‘I don’t think there’s a law about
turning dead people into pigs!’
Pigs is one of those films that seems to have so much going for it, but still manages to blow any goodwill by being really rather boring. Not that you would guess that from the first 5 minutes, which packs in more ludicrous incident than most other nasties manage over their full running time!
A father and daughter throw a ball. They seem to be having too much fun doing this tedious activity. Suddenly she’s older and he’s squeezing her bum. It’s weird. Soon he’s raping her and she stabs him to death.
This is the first two minutes.
She’s in a hospital now, but escapes when a nurse in massive granny panties sneaks off for some nookie with a doctor. It’s unclear how she escapes and drives off in a car, but it rarely pays to ask questions like that.
Welcome to minute five of Pigs. It’s all downhill from here, although it’s not a steep downward slope. More of a gentle incline. And who wants their horror movie to be a gentle incline?
The daughter, Lynn, ends up staying at the house of pig farmer and diner owner Zambrini, where she gets a job as a waitress. Lynn is crazy and believes her father is still alive, while Zambrini murders young girls and feeds them to his pigs because…well, I’m not really sure. I already told you, don’t ask questions! The pair form a strange bond, each protecting the other from the prying eyes of neighbourhood snoops and the police.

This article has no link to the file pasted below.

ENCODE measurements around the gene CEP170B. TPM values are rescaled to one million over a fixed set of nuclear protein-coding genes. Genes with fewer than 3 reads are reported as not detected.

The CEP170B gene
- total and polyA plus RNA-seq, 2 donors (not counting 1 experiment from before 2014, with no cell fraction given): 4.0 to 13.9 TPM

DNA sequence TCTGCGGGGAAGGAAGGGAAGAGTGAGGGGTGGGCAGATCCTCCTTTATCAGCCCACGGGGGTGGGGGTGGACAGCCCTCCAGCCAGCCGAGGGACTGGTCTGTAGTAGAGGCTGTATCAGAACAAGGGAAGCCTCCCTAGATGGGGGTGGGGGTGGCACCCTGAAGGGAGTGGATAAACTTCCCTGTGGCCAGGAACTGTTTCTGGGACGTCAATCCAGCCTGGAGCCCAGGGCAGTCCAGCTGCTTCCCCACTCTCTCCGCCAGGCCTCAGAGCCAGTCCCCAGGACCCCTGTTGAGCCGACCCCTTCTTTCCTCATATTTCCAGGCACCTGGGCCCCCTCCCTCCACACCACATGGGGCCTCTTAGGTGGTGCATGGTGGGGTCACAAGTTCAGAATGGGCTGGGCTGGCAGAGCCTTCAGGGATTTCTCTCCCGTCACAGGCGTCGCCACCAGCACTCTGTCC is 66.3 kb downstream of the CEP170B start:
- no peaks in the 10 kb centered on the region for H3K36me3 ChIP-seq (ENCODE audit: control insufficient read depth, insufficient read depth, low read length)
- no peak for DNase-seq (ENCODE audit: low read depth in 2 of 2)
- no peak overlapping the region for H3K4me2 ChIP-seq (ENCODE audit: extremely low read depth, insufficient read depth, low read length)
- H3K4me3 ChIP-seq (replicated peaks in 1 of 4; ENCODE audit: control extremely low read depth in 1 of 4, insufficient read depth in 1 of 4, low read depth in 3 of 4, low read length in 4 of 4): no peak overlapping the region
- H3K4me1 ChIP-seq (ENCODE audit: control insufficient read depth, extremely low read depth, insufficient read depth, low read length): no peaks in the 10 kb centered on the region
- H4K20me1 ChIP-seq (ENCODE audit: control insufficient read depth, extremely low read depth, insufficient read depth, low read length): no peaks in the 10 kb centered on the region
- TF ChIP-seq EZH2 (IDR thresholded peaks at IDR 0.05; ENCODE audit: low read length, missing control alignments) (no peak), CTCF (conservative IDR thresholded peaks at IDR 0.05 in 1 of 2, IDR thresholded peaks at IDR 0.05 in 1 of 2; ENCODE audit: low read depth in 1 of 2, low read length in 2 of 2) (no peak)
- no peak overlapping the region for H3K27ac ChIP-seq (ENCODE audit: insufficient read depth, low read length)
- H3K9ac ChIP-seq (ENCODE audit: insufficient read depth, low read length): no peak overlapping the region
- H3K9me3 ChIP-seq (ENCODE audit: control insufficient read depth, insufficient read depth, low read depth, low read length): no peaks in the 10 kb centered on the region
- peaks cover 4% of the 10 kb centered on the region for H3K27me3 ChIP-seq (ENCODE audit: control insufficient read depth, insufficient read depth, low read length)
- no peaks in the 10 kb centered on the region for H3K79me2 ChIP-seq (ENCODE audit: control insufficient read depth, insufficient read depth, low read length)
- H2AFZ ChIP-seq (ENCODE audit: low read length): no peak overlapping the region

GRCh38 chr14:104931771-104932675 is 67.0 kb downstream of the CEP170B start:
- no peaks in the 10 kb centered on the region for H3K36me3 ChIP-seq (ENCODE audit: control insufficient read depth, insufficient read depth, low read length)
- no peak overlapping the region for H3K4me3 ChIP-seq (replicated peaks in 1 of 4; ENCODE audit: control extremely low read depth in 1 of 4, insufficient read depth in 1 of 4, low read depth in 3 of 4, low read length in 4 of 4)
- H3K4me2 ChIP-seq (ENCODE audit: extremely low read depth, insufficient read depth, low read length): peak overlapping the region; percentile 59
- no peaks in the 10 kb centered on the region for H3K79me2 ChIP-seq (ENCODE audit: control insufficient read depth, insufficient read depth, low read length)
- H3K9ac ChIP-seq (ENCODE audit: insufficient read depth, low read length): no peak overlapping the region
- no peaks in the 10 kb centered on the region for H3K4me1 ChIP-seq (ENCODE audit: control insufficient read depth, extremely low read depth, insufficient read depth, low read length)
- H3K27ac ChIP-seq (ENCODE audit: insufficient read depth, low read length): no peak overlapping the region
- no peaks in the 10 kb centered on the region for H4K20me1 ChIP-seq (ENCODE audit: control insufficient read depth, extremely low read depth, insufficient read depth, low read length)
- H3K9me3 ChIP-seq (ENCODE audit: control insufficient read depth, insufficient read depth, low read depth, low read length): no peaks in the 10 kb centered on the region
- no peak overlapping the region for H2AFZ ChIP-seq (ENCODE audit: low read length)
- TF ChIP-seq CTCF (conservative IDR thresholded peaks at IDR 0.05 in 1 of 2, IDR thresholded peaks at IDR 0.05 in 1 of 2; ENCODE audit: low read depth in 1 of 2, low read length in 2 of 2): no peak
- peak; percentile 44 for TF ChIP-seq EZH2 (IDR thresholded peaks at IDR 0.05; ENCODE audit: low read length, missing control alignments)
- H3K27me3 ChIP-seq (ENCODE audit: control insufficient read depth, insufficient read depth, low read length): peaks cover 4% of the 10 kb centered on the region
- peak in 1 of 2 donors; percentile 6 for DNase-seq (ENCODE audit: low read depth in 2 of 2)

Would this be a good time to mention that Zambrini is played by writer/producer/director Marc Lawrence and Lynn is played by his real-life daughter Toni? Lynn’s daddy obsession with a man played by her father makes for a pretty queasy cocktail, and scenes with her seducing men in a skimpy negligee can be quite uncomfortable with the knowledge that her father is behind the lens. It’s something Dario Argento would take further with his daughter Asia in Trauma, and then take even further in The Stendhal Syndrome. That said, Hollywood veteran Lawrence gives a great nervous performance as Zambrini, and Toni gives off appealing Jamie Lee Curtis vibes.
There are a couple of murders, filmed in that unique 70s style of fish eye lens extreme close-ups and an amusing bit with Zambrini hiding a severed hand from the nosy cops, but it’s mostly uneventful. Oddly, the film features several parallels with 1974’s Axe – a young girl in a farmhouse with an older man, who seems to be losing her mind while murdering men with razors. The difference between the two is that Axe tries for a more artistic, almost arthouse approach and Pigs feels more like a tv movie. Also, Axe runs about 20 minutes shorter than Pigs, which always helps.
I guess if you have to see it, see it for the theme tune, which memorably combines squealing electric guitar with the Jew’s harp (used in so many spaghetti westerns) and is played many, many times throughout.
On second thoughts, maybe don’t bother.